A Of course, we weigh every possibility, but we have to find a way to respect the patient's right and show that we can give him a pass if he improved.
Finally, Dr. Magharious testified,
Q You didn't think that when she said, He can't stay here, and he's beaten me twice, that was more like a caution light or a red light than a green light?
A A majority of our patient have problems of getting into trouble with the law. If we deny them any pass because something happen unless the *1072 family said, No, I don't want to see him here; I don't want him again.
51. Dr. Magharious testified that Mr. Hodges never exhibited any violent, aggressive, or threatening behavior while he was a patient at the hospital. With regard to Dr. Magharious' assessment of how dangerous Mr. Hodges was before he left for his mother's house, Dr. Magharious testified,
He was very pleasant, very cooperative. There is no anger feeling on his face or somebody that seem hallucinating or restless, and sleeping very well and took his medicine; and they look at his lab tests; his blood level of the medicine is very good, very therapeutic. I think it was 8 which 6 to 10 is very good. So pleasant and cooperative, and he did not show any kind of hostility at that time. He did not threaten anybody, and he was told what he supposed to do and he accepted whatever he was supposed to do.
52. On March 29, 1996, Mr. Hodges was released from the hospital for the weekend. He had withdrawn $300 from his account at the hospital to buy a gift for his mother. He was given a round-trip bus ticket to Monroe, Georgia.
53. On April 1, 1996, Mr. Hodges placed a 911 call in which he said that he had killed Ms. Green by choking her and stomping her to death. Mr. Hodges also said that he was not sure if Ms. Green was dead, but that he hoped she was dead. Mr. Hodges told the dispatcher that Ms. Green was not his mother, but that she had kidnapped him at birth, and that he had to kill her.
54. Officer Terry Haymore was dispatched to Ms. Green's house, and when he entered the house he saw Mr. Hodges still talking to the dispatcher. Officer Haymore also saw Ms. Green on the floor with her head lying in a pool of blood. There was a boot print on Ms. Green's right cheek. Mr. Hodges told Officer Haymore that Ms. Green "said she had esophagus surgery, but that was the hardest throat I've ever seen."
55. Officer Haymore testified that he recognized Mr. Hodges and was familiar with him from previous arrests. Officer Haymore had arrested Mr. Hodges a couple of years earlier for breaking into an elderly lady's house and threatening to kill her son and the entire family because he believed that her son owed him money. Officer Haymore also testified that Mr. Hodges had a reputation for violence in the community and that it was generally known among police officers that he should not be approached without backup.
56. Mr. Hodges was arrested for murder and taken to Georgia Regional Hospital on April 1, 1996, where he was found to be actively psychotic. He was evaluated by the Superior Court of Walton County on October 17, 1997, to determine if he was competent to stand trial. The court found that he was psychotic and was not competent to stand trial even though he had been taking anti-psychotic medication throughout his hospitalization. Thereafter, he was transferred to the Binion Building at Central State Hospital in Milledgeville, Georgia, where he presently resides.
57. An autopsy performed on Ms. Green on April 1, 1996, revealed multiple contusions to her head and a "hinge-type" fracture to the base of her skull. The examiner who performed the autopsy concluded that she died as a result of blunt force trauma to her head. The examiner also noted evidence of strangulation. The examiner determined that all her head and neck injuries were acute and pre-mortem. The death certificate lists the cause of death as blunt force trauma to the head by stomping.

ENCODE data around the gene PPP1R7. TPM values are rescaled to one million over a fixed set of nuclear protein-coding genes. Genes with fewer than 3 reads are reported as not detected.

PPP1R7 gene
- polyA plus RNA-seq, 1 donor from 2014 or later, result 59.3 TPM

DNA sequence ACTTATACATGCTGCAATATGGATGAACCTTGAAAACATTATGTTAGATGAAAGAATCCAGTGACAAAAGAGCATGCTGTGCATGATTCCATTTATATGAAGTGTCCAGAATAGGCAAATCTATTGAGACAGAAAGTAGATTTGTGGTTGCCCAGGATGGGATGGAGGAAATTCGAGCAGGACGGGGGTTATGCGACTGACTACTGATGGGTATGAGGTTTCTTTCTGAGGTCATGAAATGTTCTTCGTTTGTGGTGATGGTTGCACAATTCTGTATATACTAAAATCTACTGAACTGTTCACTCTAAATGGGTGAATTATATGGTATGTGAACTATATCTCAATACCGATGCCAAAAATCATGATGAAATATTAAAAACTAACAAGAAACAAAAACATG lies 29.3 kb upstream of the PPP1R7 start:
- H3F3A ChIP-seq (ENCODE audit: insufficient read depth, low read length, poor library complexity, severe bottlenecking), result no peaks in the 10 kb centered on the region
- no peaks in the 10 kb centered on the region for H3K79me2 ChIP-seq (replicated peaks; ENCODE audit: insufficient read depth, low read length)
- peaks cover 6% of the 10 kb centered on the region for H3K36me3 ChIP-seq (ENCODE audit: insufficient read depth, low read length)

58. This case involves a so-called "battle of the experts." Dr. Dave M. Davis testified for Plaintiffs, and Dr. Richard L. Elliott testified for Defendant. Both experts are well-qualified, and the Court found both to be credible witnesses. That being said, the Court acknowledges Defendant's *1073 impeachment of Dr. Davis with his testimony given in a similar case in 1991. The principal areas of disagreement between the experts concern whether the assessment and treatment of Mr. Hodges satisfied the standard of care and whether Ms. Green's death was foreseeable.
59. Dr. Elliott testified that the assessment and treatment of Mr. Hodges was appropriate and satisfied the standard of care. Specifically, Dr. Elliott testified that (1) the mental status examination was appropriate, (2) the appropriate problems were identified, (3) the medication was appropriate, (4) the documentation of the treatment was appropriate, (5) Dr. Magharious' patient load was appropriate, and (6) the decision to grant the weekend pass was appropriate.
60. Dr. Elliott also testified that Ms. Green's death was not foreseeable. He explained, "Our ability to predict that somebody is going to go out and do something so horrible is almost negligible. The British Medical Journal just last year had an article in there where he gave something like 1 out of 30. We can predict 1 out of 30. It's almost negligible." He testified that "you have to ask yourself was it possible to have predicted at that time that this would have happened, and the answer was it was not possible."
61. Dr. Davis testified that the assessment and treatment of Mr. Hodges was below the standard of care. Specifically, Dr. Davis testified that (1) the initial assessment was inadequate, (2) the documentation of the treatment was inadequate, (3) Dr. Magharious' patient load was too high, (4) the monitoring of Mr. Hodges' delusions was inadequate, (5) the overall treatment of Mr. Hodges was inadequate, (6) the dangerousness assessment conducted prior to granting the weekend pass was inadequate, and (7) the decision to grant the weekend pass was not appropriate.